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Its Not Over Til the Fat Lady Strips

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Lauri Lynnxe Murphy, a ringleader for Denver's underground art scene, knows real-estate upheaval almost as well as she knows mixed-media installations. "I've had to move my home or studio every two years," says Murphy, who found out this summer that the building housing her current space along artsy Santa Fe Drive is going to be torn down. The building's new owner, Nadine Lange, wants to use the space as a parking lot for her company, Denver-based payment-processing software developer Open Scan Technologies, which is renovating the building next door to Murphy's gallery into its corporate headquarters.

"The building next door must come down to accommodate my staff," says Lange. "That's not the safest neighborhood. I can't have my female employees walk a couple of blocks at 7 o'clock at night." Murphy, who runs Capsule Art and Events Center at 560 Santa Fe, will be allowed to stay until the end of the year and pay half of her $2,500 monthly rent while she finds new digs, Lange adds. Capsule is also home to five other artists and a screen-printing shop.

Murphy doesn't know where she's going to find an affordable alternative, and levies part of the blame on the city, saying that "in five years, there's not going to be an artist community anymore." She believes the city uses gallery owners to improve areas like Santa Fe and then allows them to be pushed out when the transition is complete. "If the city would offer tax breaks to owners who rented to artists, that would be one way to help," she says.


Lauri Lynnxe Murphy

Ginger White, senior economic-development specialist for the Denver Office of Cultural Affairs, says the city has helped, by offering neighborhood business revitalization loans to artists to buy buildings.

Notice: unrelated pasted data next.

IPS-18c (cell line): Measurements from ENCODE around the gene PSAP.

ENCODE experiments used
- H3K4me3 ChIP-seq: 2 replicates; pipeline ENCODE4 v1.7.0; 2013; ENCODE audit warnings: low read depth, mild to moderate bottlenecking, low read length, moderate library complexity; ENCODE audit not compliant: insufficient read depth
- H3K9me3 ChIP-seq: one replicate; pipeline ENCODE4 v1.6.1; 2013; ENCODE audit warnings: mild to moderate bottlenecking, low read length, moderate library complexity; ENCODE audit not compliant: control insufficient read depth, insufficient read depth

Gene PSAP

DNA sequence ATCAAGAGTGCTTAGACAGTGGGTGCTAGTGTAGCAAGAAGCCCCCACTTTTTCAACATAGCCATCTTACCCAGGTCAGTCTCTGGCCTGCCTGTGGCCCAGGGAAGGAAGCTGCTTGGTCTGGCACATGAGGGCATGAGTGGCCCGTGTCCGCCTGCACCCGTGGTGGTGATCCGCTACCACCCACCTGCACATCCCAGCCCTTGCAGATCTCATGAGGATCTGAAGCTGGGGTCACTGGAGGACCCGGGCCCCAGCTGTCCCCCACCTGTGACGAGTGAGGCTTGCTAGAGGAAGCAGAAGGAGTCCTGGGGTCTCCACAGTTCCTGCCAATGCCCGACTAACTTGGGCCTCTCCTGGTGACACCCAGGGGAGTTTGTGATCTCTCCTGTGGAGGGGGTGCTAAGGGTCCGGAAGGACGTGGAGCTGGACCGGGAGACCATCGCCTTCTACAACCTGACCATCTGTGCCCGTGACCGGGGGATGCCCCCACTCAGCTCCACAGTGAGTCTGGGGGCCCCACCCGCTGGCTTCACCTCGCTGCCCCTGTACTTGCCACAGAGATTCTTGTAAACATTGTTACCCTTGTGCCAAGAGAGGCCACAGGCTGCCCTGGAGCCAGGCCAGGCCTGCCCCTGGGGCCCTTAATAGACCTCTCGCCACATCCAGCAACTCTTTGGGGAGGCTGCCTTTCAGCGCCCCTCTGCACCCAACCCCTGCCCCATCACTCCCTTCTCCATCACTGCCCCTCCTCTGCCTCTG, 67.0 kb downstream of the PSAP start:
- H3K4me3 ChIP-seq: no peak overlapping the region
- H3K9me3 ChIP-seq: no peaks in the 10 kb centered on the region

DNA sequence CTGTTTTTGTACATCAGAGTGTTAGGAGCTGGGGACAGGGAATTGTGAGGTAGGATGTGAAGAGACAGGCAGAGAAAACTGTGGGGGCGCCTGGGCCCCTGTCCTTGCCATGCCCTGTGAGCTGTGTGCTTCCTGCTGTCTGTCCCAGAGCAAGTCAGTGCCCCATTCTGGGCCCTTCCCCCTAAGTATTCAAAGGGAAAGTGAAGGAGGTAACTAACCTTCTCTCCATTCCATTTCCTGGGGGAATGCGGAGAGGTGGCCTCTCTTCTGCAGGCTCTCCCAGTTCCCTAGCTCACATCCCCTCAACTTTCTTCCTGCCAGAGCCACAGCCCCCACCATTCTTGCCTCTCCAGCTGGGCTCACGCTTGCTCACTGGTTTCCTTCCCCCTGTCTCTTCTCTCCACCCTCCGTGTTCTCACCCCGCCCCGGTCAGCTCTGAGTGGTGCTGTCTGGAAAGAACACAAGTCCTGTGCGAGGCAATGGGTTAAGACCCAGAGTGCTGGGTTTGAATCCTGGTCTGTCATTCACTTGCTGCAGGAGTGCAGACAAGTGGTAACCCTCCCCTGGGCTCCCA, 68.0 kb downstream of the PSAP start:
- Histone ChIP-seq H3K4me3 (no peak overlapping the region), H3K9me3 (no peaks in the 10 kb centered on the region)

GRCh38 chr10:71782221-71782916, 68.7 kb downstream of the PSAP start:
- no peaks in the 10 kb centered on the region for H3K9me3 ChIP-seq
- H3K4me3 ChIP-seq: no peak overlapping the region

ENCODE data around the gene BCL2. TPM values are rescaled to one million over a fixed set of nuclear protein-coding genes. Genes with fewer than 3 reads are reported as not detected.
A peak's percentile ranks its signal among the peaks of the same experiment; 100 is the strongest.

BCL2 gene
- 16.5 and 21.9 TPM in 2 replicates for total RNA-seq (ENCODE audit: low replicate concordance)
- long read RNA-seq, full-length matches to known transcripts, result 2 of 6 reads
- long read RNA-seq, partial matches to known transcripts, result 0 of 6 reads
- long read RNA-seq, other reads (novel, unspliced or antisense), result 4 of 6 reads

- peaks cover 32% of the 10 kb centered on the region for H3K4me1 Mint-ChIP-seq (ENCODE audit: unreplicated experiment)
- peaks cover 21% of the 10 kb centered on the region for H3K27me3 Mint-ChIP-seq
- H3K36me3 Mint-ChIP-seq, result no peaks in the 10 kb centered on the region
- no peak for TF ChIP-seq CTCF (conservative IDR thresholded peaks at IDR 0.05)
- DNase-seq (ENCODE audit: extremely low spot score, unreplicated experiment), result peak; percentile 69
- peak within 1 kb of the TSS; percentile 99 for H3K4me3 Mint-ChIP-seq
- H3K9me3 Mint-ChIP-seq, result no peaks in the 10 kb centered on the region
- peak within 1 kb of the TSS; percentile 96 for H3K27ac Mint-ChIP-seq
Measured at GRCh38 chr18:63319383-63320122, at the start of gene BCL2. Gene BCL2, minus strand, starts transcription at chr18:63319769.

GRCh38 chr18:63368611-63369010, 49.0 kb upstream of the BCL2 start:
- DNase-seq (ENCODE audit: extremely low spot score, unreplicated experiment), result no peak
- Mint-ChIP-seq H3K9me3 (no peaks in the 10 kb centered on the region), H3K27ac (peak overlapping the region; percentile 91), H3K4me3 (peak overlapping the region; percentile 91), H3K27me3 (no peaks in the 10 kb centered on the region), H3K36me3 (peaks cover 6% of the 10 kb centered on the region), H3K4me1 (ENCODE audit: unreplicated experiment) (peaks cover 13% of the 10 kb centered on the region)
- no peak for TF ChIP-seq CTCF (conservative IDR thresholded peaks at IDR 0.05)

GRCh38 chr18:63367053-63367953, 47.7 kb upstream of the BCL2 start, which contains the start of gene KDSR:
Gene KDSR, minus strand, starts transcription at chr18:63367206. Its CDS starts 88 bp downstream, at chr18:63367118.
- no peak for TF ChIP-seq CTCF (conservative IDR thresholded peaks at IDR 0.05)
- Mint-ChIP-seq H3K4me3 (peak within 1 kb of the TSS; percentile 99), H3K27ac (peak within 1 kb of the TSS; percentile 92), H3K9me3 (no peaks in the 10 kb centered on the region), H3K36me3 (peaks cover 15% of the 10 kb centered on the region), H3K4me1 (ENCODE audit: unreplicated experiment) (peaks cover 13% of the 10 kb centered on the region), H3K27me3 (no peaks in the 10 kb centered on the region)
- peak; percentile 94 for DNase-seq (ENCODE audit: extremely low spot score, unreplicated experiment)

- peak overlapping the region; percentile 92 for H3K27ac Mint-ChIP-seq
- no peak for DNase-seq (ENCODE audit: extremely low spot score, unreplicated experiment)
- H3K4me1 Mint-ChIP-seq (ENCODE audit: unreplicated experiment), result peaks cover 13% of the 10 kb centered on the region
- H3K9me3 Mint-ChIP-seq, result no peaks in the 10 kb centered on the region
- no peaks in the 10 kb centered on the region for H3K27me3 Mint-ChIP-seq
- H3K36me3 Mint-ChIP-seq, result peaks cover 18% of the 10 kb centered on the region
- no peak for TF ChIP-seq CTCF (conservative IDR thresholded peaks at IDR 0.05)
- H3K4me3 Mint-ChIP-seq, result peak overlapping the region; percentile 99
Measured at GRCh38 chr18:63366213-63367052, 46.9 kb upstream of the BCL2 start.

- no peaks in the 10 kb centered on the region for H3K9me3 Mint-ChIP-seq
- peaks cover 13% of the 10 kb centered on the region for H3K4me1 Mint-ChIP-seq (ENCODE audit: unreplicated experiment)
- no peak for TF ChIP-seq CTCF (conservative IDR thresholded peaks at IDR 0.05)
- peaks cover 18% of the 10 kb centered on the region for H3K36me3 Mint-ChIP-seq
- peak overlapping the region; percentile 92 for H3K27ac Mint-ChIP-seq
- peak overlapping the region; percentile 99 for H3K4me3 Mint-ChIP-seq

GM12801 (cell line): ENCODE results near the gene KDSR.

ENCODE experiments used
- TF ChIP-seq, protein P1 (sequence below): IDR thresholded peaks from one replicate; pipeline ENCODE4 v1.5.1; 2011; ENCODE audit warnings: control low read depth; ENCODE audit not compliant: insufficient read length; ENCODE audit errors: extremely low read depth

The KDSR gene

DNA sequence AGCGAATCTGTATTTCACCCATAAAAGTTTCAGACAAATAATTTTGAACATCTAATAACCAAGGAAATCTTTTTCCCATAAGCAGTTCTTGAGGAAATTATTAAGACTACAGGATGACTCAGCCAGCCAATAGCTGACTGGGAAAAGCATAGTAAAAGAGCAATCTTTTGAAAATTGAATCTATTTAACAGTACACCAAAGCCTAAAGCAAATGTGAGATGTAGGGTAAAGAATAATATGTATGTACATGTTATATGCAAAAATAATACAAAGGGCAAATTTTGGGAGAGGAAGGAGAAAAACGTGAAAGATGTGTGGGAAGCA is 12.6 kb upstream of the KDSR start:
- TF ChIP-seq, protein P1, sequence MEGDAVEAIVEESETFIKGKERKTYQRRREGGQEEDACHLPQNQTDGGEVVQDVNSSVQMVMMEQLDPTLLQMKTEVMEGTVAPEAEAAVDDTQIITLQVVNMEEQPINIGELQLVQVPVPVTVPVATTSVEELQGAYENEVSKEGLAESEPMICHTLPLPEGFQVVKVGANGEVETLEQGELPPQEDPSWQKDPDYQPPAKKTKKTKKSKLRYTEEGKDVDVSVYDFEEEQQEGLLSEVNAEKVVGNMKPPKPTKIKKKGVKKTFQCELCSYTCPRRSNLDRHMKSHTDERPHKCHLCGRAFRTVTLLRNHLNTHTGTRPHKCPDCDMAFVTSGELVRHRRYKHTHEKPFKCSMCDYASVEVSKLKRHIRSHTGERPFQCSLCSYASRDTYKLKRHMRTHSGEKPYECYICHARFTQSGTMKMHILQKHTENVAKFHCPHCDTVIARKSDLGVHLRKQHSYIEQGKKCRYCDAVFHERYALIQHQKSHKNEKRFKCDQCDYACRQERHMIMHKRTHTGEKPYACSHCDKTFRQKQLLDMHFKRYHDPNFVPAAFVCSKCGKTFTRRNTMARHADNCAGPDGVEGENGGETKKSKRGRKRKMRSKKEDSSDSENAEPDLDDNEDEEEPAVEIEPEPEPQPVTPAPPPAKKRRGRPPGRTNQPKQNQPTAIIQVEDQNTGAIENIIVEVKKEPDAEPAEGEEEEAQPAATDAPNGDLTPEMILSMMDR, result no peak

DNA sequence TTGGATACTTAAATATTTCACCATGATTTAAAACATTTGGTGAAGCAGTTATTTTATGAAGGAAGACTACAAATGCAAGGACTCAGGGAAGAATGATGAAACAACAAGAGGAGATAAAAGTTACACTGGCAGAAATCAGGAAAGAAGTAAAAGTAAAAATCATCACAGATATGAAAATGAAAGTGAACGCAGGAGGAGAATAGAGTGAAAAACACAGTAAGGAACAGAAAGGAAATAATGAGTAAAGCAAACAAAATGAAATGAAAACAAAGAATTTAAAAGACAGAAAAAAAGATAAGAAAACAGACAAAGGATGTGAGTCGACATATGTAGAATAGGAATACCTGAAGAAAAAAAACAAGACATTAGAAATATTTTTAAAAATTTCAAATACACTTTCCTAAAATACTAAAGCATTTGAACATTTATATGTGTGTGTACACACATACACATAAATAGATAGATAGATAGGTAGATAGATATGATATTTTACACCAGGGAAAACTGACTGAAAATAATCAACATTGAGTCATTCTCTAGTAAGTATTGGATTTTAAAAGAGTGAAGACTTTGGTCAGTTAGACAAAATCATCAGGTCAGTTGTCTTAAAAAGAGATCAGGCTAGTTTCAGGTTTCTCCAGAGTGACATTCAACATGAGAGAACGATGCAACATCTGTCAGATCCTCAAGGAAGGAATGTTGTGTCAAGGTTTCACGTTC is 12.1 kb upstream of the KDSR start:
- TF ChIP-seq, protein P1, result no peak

But there's little else the city can do to stop businesses like Lange's from buying property in up-and-coming areas like Santa Fe. Nor, White points out, would many people suggest it should. "I would argue that Santa Fe is vibrant as it is, but I think it could be more vibrant. I would argue maybe for vibrancy you need mixed use — not just a certain kind of business, but residents and office workers," she says. "The question is, with more vibrancy, do you create less affordability?"

In Murphy's case, it appears the answer is yes.

Belly up to the barre: A recent study by the Denver Office of Cultural Affairs puts this city's creative sector, or Creative Vitality Index, at almost three times the national average. Which means that the CVI for Glendale must be off the charts! Because the state's two major opera outfits — Central City Opera and Opera Colorado — both office in the little burg tucked into Denver's eastern armpit. And on September 24, another famous performance group will even host a benefit for Central City Opera, dubbed "Smoke, Mirrors and the Glendale Ballet."

Yes, Wayne Nielsen, CCO boardmember and self-proclaimed "baron of bodaciousness," and Debbie Matthews, founder of the Glendale Ballet – aka Shotgun Willie's – are holding a fundraiser Monday night at the famous, friendly strip club. The suggested donation is $1,000, but attendance is limited to "ensure meaningful interaction with ballet company principals," according to the invite. CCO hands off all questions about the event, pointing out that "we're not the hosts of it." But Matthews, who was just eighteen when she sang for the legendary Antonia Brico, has no problem discussing her intersecting interests in the arts and Glendale.

Denver will have to stay on its toes to keep up!

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Join the Westword community and help support independent local journalism in Denver.


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